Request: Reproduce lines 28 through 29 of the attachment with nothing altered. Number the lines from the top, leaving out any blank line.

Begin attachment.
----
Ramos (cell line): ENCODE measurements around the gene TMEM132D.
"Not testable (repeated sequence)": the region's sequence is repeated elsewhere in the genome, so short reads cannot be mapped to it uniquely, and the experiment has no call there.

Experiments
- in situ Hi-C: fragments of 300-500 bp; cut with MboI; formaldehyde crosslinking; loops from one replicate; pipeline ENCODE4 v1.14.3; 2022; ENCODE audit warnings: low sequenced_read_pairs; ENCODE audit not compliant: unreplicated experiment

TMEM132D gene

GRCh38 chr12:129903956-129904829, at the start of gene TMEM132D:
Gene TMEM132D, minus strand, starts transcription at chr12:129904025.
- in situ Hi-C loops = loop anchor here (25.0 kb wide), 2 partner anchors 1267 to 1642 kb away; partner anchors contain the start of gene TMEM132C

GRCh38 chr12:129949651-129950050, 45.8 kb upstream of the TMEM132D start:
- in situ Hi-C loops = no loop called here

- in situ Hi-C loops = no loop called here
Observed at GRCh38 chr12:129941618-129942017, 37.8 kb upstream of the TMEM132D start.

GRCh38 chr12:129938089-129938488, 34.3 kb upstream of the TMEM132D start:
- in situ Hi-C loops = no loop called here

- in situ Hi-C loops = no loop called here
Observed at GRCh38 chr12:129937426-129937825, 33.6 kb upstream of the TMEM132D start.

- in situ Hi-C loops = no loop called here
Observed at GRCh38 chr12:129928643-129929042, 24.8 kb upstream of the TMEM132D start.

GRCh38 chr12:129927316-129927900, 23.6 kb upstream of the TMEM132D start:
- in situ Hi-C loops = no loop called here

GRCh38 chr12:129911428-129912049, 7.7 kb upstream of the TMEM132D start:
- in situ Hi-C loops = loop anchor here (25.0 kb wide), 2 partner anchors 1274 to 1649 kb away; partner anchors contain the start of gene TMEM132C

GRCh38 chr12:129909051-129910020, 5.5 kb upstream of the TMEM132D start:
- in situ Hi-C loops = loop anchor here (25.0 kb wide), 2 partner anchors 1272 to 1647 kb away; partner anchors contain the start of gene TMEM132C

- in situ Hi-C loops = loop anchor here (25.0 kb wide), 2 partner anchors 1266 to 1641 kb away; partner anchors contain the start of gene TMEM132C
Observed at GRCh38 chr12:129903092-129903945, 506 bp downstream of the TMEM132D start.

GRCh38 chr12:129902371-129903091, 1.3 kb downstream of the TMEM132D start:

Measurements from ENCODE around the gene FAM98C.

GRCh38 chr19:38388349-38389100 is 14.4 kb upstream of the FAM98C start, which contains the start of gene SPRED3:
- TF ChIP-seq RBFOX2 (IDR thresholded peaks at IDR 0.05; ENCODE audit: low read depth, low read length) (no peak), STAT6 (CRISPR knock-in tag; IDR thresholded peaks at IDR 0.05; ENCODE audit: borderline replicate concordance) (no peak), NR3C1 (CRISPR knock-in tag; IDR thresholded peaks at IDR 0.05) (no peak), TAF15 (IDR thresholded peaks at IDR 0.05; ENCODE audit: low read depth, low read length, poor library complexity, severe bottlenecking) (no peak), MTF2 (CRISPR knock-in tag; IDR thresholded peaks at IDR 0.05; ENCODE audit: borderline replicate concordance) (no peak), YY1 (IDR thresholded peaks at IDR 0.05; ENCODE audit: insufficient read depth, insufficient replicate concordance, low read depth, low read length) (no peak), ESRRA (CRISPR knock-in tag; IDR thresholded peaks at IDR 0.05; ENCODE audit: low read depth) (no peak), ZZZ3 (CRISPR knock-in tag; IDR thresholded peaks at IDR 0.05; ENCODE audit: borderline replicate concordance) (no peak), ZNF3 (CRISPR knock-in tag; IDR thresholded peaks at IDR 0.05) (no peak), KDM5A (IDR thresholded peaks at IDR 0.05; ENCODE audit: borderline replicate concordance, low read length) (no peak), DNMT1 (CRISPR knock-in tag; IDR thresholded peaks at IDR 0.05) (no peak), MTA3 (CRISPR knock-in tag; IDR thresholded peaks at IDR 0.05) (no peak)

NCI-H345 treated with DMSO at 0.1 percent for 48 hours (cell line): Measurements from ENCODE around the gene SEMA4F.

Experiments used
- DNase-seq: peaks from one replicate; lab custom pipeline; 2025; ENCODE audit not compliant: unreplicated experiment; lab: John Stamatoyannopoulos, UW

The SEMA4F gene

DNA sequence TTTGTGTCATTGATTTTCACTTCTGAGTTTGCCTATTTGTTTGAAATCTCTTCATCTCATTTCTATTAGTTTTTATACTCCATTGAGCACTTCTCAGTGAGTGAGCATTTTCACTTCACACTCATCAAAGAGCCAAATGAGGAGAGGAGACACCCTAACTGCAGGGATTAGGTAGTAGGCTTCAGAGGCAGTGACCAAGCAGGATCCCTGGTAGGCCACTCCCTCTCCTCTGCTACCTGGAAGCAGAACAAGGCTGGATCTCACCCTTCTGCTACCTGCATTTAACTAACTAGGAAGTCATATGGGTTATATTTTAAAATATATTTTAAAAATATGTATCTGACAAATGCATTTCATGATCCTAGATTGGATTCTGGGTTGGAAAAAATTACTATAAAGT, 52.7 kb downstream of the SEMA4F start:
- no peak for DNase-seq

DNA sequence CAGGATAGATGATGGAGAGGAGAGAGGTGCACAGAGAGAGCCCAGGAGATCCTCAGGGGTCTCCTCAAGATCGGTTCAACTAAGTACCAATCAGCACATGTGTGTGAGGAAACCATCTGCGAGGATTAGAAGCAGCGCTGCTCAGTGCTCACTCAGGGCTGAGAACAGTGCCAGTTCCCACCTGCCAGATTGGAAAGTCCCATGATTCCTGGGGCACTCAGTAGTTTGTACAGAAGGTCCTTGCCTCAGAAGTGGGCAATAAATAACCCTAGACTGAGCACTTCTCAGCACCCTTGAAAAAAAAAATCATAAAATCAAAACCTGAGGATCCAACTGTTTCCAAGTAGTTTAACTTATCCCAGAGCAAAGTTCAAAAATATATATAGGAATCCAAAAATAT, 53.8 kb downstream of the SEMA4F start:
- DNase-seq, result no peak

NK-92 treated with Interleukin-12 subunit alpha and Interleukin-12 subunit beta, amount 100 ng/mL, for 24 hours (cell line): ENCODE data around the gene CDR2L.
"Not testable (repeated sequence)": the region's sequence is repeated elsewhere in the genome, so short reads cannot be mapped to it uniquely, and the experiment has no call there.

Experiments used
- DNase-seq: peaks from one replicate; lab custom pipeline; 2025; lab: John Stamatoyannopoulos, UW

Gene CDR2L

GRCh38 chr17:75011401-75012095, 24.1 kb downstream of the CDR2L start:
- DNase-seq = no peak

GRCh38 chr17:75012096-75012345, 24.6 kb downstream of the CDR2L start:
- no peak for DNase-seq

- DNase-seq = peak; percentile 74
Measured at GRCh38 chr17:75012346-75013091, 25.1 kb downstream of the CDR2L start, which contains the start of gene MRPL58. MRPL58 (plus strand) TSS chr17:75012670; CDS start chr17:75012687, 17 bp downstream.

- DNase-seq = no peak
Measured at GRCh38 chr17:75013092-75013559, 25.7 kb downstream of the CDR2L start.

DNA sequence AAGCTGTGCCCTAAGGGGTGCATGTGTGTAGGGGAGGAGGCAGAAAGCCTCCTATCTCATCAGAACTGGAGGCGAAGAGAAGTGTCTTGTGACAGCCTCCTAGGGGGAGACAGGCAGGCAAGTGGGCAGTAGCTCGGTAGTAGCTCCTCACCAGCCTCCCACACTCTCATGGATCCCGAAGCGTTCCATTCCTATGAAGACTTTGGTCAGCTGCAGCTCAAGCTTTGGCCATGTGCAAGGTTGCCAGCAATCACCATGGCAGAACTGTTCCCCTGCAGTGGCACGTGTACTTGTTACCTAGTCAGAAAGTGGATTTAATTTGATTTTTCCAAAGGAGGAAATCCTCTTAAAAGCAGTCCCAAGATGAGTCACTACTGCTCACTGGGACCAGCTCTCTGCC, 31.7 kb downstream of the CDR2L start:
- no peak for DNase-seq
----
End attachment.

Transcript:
Measurements from ENCODE around the gene FAM98C.

GRCh38 chr19:38388349-38389100 is 14.4 kb upstream of the FAM98C start, which contains the start of gene SPRED3: